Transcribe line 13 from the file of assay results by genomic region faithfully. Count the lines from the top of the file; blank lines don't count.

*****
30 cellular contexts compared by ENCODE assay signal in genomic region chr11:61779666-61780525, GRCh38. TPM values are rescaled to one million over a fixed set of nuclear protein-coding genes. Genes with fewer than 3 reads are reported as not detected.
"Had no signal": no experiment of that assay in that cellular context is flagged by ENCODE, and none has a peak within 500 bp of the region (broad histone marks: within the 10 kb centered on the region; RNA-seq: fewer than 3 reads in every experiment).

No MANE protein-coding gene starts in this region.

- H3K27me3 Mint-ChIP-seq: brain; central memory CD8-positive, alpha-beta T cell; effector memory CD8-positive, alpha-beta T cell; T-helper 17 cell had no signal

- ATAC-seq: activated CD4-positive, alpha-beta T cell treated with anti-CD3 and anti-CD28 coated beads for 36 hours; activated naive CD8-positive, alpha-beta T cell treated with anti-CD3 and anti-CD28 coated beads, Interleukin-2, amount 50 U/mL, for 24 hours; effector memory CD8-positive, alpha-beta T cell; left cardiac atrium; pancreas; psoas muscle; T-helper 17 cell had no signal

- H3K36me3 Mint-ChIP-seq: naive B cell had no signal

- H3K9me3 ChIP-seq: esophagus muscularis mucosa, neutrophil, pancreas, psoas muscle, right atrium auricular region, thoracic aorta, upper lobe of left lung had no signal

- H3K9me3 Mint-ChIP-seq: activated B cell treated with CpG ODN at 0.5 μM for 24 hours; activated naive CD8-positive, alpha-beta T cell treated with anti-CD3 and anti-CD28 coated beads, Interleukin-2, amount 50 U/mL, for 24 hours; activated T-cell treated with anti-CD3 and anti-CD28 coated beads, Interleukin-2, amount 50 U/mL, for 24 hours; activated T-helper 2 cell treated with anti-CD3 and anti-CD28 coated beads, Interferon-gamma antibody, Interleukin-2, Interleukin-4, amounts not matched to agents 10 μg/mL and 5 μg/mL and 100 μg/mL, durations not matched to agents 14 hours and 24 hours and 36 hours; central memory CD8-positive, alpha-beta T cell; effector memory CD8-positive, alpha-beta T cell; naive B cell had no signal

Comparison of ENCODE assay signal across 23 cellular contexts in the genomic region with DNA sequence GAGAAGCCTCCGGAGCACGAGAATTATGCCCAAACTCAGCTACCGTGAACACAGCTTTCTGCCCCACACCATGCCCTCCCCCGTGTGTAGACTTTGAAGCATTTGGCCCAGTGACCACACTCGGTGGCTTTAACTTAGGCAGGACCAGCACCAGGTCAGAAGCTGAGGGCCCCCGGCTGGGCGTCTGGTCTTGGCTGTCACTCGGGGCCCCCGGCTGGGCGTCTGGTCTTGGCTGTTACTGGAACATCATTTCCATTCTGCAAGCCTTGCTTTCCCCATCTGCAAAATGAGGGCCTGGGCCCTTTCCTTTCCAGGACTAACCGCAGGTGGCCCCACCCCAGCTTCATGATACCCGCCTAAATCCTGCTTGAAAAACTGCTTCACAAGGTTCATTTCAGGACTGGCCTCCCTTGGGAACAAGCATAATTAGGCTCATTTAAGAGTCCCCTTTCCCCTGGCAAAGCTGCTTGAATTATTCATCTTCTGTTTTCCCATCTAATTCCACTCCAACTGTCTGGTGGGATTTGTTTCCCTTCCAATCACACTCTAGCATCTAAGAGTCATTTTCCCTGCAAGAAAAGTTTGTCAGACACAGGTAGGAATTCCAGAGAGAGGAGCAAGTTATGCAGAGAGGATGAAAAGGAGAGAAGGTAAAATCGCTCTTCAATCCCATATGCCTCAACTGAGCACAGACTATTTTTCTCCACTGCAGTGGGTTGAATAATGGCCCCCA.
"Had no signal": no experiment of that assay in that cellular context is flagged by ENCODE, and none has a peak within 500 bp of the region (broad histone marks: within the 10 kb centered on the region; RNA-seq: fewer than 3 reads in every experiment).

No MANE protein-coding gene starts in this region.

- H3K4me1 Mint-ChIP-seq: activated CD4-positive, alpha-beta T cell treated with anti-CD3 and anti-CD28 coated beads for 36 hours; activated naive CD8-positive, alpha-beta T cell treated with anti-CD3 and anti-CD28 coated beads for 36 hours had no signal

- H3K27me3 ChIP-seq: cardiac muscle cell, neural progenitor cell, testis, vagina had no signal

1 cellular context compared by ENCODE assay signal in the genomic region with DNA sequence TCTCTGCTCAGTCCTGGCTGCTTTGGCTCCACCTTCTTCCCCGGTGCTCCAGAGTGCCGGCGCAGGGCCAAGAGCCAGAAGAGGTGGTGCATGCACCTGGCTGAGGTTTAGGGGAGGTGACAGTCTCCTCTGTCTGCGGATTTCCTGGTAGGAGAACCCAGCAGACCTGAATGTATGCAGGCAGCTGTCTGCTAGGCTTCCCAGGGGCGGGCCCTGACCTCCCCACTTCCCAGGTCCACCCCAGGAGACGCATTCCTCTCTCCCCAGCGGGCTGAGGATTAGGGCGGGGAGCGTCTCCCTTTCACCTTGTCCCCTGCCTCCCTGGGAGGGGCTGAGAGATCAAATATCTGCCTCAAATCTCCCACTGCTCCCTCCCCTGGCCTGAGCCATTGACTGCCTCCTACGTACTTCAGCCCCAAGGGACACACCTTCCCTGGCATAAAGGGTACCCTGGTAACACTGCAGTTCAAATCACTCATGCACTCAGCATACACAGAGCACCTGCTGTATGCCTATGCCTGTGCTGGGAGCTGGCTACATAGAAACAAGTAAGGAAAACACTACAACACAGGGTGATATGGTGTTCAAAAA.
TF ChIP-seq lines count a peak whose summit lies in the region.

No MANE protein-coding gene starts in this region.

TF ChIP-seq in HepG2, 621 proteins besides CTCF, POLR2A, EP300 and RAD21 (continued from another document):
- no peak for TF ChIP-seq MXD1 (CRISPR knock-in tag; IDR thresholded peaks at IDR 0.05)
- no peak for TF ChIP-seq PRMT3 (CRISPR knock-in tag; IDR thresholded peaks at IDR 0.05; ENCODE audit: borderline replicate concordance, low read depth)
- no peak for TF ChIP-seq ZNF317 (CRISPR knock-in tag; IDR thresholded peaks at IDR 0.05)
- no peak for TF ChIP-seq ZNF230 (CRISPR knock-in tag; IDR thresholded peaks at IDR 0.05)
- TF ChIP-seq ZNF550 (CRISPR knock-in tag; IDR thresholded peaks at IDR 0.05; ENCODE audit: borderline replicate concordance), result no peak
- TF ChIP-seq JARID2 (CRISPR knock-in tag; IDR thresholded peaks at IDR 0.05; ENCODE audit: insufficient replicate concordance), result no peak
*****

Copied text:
- H3K27me3 ChIP-seq: cardiac muscle cell, neural progenitor cell, testis, vagina had no signal